Fête des Vignerons. The words “Switzerland” and “party” are
rarely never associated together.
So when I heard about a Swiss wine festival that happens once every 20 years, I had to check it out.
Vevey is a small, mildly picturesque village, quietly nestled on the shores of Lake Geneva, overlooking the edge of the Alps.
About an hour east of Geneva, it is a area so peaceful that Charlie Chaplin decided to die there.
You would never think that once every 20 or so years, Vevey holds one of the largest wine festivals on the planet.
The town of 18,000 will host hundreds of thousands of people during the Fête des Vignerons which takes place no more than 5 times per century on an undetermined schedule.
Recognized by the UN and UNESCO for it’s “intangible cultural heritage” it is truly a unique festival in every way, bringing generations together in a celebration for the ages.
The festival has its roots in the 17th and 18th centuries where banquets and processions took place celebrating the regions vineyards. But mostly they wanted a good piss-up.
These grew larger until 1797 when the Confrérie des Vignerons (Brotherhood of Winegrowers) decided to reward the regions most prestigious winegrowers in a public ceremony. Their focus was to promote the quality of the wine and perfect the wine-making process.
Due to the Vaudoise Revolution, the next Fête did not happen until 1819. This laid the foundations for the festival to take place no more than 5 times per century.
Over the years, the size of the arenas and performances have grown immensely. The facilities take over a year to build and they hosts a series of “spectacles” or performances over a month which highlight the rich cultural heritage of Switzerland’s wine growing regions.
The celebrations centre around a gigantic temporary stadium with a capacity of 20,000 people. There are an estimated 6000 performers and 1000 singers taking part in the performances in 2019.
But the spectacles are only a small taste of what happens here.
There is so much more.
No festival would be complete without a man giving musical saw playing lessons. Obviously.
Night performances, parades, free concerts and food from around the world are on offer.
Impromptu street performances randomly occur and I frequently witnessed large groups of sing-a-longs on public transport.
The real highlight is discovering all of the “caveaux” hidden around town.
Normally, Vevey has a handful of dull empty bars (and one awesome non-stop burger bar), but during the festival, hundreds of tiny pop-up bars appear out of nowhere, usually in underground wine cellars.
They range between chilled patios to massive sweaty underground cave like wine cellars filled shoulder to shoulder with people. People hop/crawl/dance from one caveau to the next to find their desired music, atmosphere, drink, music or friends.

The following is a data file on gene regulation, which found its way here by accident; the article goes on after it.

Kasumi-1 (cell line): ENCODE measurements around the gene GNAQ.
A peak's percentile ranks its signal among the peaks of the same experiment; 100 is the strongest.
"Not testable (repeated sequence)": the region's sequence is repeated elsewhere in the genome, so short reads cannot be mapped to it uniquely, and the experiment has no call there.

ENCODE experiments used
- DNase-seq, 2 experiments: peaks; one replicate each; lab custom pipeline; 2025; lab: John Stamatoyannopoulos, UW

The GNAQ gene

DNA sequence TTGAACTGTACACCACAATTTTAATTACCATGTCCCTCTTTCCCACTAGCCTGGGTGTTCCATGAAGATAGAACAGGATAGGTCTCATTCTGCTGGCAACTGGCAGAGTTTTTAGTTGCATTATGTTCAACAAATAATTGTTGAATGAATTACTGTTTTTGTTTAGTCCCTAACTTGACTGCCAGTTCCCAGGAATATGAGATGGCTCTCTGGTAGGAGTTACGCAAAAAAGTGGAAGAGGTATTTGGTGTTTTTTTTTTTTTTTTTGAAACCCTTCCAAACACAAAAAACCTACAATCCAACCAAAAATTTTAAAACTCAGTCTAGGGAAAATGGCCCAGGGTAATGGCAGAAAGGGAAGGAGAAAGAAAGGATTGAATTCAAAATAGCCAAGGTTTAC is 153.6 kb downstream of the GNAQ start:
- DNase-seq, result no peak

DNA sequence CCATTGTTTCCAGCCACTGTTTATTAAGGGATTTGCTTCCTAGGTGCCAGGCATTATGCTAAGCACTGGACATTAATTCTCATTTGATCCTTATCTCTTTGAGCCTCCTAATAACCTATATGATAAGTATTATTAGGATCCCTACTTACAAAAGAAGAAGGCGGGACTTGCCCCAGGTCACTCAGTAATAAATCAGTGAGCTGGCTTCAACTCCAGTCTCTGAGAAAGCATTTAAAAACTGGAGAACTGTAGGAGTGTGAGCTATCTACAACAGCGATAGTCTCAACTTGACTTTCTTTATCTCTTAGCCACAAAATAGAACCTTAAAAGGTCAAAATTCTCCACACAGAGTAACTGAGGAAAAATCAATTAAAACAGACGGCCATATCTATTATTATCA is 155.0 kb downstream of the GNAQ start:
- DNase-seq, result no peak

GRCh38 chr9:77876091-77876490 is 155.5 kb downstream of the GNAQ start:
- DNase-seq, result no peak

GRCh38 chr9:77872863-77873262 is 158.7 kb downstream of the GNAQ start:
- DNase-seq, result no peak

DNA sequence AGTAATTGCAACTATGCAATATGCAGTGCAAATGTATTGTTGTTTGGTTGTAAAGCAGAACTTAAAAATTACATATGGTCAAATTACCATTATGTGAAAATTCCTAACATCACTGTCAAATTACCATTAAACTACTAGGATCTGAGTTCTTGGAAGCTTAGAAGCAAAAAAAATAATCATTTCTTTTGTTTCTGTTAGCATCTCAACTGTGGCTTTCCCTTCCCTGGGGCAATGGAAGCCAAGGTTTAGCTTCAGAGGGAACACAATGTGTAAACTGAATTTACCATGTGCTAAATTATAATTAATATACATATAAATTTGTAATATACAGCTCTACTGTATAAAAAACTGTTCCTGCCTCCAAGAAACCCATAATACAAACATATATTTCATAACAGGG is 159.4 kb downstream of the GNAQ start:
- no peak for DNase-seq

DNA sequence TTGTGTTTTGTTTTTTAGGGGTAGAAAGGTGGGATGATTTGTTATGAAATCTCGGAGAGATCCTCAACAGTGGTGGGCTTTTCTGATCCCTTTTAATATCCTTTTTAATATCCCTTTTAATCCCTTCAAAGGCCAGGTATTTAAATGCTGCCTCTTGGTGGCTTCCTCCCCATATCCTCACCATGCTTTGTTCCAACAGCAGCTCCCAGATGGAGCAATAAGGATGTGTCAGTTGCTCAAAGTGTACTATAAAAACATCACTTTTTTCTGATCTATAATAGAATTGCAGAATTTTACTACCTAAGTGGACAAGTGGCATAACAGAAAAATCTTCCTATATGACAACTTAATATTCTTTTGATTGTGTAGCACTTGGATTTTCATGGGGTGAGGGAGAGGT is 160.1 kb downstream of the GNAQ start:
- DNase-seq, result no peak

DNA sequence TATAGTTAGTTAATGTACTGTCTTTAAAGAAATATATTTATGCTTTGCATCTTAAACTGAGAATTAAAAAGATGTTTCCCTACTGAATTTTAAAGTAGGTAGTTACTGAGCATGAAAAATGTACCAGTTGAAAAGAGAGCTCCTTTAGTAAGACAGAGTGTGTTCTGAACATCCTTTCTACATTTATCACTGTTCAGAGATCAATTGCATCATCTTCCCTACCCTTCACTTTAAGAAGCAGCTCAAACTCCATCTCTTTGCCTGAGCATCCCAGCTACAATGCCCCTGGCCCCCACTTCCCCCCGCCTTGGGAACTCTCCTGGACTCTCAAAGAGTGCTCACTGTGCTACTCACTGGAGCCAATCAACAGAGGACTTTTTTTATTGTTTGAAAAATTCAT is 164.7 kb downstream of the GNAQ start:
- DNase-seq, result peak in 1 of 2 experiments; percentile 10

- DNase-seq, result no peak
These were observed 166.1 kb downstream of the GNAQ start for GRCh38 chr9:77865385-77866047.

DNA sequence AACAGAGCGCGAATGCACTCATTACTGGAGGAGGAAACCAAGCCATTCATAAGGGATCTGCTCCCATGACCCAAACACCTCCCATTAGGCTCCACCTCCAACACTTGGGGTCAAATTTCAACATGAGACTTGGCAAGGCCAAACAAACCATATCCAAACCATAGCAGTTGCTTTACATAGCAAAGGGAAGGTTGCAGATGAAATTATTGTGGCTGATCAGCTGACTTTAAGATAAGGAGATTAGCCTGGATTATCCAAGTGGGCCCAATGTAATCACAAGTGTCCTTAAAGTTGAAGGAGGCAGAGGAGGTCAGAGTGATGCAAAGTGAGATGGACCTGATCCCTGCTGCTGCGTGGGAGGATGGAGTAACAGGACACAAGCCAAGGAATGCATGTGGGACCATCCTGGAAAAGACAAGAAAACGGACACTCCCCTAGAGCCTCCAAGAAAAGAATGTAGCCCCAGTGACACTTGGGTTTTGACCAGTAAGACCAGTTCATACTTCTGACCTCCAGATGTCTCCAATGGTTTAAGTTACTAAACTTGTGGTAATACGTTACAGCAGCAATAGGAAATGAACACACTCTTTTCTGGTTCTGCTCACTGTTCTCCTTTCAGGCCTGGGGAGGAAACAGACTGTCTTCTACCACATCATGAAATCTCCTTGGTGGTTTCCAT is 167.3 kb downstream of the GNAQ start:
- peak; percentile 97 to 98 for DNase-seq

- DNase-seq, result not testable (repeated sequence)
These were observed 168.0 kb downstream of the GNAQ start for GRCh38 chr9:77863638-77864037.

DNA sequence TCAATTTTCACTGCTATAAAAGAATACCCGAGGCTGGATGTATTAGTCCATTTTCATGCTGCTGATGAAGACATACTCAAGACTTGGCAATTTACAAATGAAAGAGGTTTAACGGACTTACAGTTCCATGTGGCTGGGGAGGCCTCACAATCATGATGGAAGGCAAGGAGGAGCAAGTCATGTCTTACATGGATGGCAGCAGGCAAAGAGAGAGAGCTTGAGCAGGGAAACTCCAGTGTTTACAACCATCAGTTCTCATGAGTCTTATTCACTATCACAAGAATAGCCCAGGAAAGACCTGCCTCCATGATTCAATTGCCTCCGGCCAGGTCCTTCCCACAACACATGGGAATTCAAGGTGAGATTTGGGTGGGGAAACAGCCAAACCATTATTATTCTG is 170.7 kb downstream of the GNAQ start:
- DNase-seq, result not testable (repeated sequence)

The surrounding area turns into one gigantic street party of young and old. Performers and traditional dress are everywhere.
The Swiss are notoriously poor at promoting their festivals. This always seemed ridiculous to me until I realized that they just don’t care. They don’t want more people, they want a better celebration. Quality over quantity. They do not want it to turn into a Running of the Bulls or La Tomatina – they are doing it to celebrate their rich history of wine-making in the region.
This festival is not for you or me – this festival is for them. By taking place so rarely, this festival truly links generations together. It is a completely unique celebration and I am glad I was able to be a part of it.
If you are in the area, there is also a wide variety of sights to check out if you have time. The Charlie Chaplin Museum is a must for any film fan. You can feel his presence all over the area and visiting his old house and the Tardis-like museum is a real treat. His grave site along with Oona is in nearby Corsier-sur-Vevey. James Mason is also buried in the exquisite and peaceful cemetery.
The Museum of Games, Läderach Chocolate Shop, Vineyards of Lavaux, Montreux and the Olympic Museum in Lausane are all nearby. Or venture slightly further to Geneva which has tours of the United Nations, The Red Cross and Red Crescent Museum and CERN.
Full information on the Fête des Vignerons can be found here: https://www.fetedesvignerons.ch/en/
The festival runs until August 11, 2019.
So you better hurry.
If you missed it, you’ll have to wait until sometime between 2039-2044.
One thought on “Fête des Vignerons”
Brilliant. Another bucket list stop. Hope it will be as fun at 64…